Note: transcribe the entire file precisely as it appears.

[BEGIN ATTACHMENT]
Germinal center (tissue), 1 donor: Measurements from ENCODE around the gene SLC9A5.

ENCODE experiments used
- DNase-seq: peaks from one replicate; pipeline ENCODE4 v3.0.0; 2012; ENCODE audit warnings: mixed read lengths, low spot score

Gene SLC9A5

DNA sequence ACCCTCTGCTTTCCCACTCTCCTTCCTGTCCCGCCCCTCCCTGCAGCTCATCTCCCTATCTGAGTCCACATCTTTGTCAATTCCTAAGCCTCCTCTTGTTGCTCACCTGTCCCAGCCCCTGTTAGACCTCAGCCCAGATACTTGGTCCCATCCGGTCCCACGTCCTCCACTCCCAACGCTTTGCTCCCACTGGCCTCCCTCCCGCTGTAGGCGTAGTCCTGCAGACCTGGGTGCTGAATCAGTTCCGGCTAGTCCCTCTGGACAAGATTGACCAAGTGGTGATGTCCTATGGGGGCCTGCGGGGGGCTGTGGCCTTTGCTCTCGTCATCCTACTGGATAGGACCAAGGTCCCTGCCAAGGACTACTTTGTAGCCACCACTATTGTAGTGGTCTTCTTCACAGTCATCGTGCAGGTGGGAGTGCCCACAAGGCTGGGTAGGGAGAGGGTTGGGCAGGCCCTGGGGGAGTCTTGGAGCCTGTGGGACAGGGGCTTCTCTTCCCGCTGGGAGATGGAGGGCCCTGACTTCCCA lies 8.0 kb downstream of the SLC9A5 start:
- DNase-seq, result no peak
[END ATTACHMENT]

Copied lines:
Germinal center (tissue), 1 donor: Measurements from ENCODE around the gene SLC9A5.

ENCODE experiments used
- DNase-seq: peaks from one replicate; pipeline ENCODE4 v3.0.0; 2012; ENCODE audit warnings: mixed read lengths, low spot score

Gene SLC9A5

DNA sequence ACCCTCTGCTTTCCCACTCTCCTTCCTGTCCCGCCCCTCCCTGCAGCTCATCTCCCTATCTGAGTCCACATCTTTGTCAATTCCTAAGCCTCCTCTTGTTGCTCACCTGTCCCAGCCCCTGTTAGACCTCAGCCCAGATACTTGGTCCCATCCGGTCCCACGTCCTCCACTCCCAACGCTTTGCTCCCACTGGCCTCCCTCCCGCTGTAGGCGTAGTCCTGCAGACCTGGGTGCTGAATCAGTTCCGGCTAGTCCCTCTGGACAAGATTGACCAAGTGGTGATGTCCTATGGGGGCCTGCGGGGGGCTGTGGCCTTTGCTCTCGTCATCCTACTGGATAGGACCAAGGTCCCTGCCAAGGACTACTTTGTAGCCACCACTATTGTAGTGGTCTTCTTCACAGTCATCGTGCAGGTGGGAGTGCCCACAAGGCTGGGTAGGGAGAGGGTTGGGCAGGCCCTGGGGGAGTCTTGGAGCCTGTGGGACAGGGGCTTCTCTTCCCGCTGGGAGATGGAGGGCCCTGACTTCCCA lies 8.0 kb downstream of the SLC9A5 start:
- DNase-seq, result no peak